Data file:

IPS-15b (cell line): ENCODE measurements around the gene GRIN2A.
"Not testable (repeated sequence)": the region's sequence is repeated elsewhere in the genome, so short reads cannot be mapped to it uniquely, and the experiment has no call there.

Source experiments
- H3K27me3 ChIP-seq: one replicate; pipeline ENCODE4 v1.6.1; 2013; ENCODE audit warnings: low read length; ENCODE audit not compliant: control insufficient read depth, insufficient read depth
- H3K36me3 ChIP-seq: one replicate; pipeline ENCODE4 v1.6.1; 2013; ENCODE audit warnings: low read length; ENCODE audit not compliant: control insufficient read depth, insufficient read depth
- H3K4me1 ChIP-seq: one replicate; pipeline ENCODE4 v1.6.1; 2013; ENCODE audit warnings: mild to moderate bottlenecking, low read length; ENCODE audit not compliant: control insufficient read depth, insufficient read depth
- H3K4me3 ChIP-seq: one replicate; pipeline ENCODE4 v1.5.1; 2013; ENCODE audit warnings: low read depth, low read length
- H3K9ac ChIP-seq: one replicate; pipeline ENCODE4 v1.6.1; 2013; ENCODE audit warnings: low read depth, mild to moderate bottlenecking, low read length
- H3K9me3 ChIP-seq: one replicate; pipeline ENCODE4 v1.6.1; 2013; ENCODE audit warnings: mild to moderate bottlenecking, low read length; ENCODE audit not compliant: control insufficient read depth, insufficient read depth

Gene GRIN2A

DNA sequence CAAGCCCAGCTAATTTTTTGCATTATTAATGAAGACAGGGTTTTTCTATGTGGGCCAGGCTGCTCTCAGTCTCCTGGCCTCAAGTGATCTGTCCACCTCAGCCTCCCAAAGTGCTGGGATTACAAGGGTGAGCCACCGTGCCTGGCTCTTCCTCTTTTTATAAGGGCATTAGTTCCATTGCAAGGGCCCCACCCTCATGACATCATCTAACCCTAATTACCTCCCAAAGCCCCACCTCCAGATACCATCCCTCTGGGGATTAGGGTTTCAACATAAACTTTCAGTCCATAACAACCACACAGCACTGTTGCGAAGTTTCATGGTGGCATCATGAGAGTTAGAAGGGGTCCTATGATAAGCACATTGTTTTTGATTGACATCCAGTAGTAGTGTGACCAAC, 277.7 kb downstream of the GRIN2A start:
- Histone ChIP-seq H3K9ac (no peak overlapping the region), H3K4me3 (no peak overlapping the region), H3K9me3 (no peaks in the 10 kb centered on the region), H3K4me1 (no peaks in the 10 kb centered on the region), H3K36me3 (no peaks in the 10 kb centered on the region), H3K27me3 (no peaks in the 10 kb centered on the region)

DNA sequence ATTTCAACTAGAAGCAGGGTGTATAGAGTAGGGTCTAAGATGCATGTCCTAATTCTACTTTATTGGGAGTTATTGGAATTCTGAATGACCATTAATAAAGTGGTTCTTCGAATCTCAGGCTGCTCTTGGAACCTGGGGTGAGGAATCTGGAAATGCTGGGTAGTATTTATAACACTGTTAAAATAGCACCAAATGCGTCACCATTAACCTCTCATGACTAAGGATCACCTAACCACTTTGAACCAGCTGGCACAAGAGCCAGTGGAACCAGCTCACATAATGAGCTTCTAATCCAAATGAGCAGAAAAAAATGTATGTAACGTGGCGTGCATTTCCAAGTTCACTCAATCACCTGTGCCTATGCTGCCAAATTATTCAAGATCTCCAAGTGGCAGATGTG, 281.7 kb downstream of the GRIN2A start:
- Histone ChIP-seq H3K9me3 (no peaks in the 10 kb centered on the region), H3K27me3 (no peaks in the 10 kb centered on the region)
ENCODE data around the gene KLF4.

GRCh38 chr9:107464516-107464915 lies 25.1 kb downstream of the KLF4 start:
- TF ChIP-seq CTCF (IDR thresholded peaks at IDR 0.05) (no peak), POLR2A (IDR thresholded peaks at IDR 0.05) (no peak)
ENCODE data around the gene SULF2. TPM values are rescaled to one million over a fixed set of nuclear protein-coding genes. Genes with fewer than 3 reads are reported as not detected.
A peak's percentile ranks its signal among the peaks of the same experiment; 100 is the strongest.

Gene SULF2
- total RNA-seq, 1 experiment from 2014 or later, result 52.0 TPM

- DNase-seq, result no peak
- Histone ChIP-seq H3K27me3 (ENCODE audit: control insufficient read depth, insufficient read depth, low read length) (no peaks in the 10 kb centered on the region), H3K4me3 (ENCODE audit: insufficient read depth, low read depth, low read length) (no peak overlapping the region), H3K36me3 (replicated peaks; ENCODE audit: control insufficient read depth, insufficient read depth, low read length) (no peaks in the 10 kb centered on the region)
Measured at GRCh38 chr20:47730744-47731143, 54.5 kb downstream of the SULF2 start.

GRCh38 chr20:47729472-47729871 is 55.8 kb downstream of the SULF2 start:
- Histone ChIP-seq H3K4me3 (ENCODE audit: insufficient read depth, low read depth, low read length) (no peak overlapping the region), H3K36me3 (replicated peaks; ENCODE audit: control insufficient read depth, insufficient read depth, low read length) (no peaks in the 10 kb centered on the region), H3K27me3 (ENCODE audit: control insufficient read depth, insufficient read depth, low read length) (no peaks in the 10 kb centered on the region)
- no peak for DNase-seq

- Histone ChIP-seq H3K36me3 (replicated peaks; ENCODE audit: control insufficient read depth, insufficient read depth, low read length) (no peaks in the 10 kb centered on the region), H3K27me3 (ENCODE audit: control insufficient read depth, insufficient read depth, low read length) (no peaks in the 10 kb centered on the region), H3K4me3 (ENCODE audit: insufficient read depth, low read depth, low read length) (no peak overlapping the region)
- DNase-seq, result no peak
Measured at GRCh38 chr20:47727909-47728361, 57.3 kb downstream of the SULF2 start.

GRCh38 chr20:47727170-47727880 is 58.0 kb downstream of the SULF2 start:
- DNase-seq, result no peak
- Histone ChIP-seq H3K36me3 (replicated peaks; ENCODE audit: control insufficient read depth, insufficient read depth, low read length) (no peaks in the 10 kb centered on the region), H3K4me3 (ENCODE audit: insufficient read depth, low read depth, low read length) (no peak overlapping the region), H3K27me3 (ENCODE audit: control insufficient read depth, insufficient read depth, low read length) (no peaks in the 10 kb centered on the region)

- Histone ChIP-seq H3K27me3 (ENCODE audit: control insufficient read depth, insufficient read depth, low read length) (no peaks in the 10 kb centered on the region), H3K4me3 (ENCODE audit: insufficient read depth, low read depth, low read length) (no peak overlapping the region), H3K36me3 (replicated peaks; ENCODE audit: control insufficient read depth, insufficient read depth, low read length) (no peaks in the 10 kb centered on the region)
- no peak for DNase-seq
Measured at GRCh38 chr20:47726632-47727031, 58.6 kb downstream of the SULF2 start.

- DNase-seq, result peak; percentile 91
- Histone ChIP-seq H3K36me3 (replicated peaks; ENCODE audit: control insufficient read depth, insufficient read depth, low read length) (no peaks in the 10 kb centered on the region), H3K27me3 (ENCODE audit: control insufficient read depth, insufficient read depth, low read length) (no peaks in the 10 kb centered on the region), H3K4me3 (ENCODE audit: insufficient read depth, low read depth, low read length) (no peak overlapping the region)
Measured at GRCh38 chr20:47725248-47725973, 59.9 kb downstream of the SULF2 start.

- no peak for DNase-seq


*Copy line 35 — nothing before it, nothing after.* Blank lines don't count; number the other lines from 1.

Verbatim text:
- no peak for DNase-seq